2010: Movshon & Newsome
Dr. J. Anthony Movshon, Director of New York University’s Center for Neural Studies, and Dr. William T. Newsome, Investigator at The Howard Hughes Medical Institute and Professor of Neurobiology at Stanford University, are the 2010 António Champalimaud Vision Award Laureates. The 2010 Vision Award recognises the work of both Dr. Movshon and Dr. Newsome over the last 30 years. Working at times together and at other times separately, these outstanding researchers have had a major impact on scientists’ understanding of how the brain reconstructs images, so that human beings can perceive, interpret and act in the world. By building a bridge between psychophysics and human behaviour on the one hand and the physiology of individual neurons and what they compute on the other, these two neuroscientists have shed ground-breaking light upon how the brain reconstructs visual images.
Leonor Beleza, President of The Champalimaud Foundation, said, “Visual perception starts with the eyes, but it happens in the brain. Over a 30 year period, the work of Dr. Movshon and Dr. Newsome has taken this axiom to new scientific levels of understanding. Because of these two outstanding neuroscientists, we now have a fundamental appreciation for the role of neurons in how we see things move about in the world. Their ground-breaking work, taken together and individually, has laid the basis for continued research on how the brain and its processes impact vision and perception. We are very proud to recognize Drs. Movshon and Newsome as the recipients of the 2010 Champalimaud Vision Award.”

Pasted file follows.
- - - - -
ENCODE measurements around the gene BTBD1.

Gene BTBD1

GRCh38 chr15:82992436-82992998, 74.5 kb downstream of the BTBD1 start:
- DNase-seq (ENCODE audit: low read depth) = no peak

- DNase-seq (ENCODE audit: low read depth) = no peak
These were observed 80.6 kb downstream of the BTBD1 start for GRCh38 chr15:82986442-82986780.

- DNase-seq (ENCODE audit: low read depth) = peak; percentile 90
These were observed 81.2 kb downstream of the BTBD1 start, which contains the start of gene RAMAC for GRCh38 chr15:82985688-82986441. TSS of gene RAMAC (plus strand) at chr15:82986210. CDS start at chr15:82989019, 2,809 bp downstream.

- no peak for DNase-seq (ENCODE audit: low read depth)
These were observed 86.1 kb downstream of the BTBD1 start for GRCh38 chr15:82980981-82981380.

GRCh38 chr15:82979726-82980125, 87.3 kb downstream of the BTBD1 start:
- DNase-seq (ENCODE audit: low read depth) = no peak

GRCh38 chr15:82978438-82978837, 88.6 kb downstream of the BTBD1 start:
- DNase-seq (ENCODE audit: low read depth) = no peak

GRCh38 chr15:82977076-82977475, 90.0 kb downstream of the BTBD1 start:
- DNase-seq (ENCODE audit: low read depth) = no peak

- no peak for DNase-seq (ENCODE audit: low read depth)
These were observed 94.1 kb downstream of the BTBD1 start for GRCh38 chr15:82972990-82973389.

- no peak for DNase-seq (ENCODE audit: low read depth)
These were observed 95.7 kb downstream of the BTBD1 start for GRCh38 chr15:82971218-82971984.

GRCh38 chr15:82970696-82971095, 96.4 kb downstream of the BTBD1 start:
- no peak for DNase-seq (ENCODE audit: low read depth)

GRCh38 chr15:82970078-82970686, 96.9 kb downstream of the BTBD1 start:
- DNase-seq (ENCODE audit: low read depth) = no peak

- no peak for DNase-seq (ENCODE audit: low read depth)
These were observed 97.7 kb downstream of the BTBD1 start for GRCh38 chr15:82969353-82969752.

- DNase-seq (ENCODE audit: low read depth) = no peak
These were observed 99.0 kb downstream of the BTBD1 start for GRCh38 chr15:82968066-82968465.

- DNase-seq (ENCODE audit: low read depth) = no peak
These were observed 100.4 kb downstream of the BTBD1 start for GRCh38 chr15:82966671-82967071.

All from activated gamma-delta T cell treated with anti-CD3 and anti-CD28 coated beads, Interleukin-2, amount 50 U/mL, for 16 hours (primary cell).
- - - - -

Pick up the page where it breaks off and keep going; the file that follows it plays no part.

In his early studies, Dr. Movshon contributed to the understanding of how the brain represents the form and motion of objects, identifying for the first time neural circuits computing motion perception in the brain’s middle temporal lobe (MT). In a joint 1989 study, that is today considered a classic, Drs. Movshon and Newsome demonstrated that neurons in the MT visual area are responsible for perceptual judgments about direction. By monitoring neuron responses, they could accurately predict decisions about perception, thus linking perception to specific activity within a neural circuit. Dr. Newsome demonstrated that by altering the activity of neurons, perceptual performance could be either improved or diminished.
These studies proved that the activity of neurons in the brain’s MT is necessary in order for human beings to see moving objects in the world. By unequivocally demonstrating this fact, Drs. Movshon and Newsome paved the way for studies of the mental processes that link perception to action and for a greater understanding of the complex computations that underlie human decision-making and behaviour.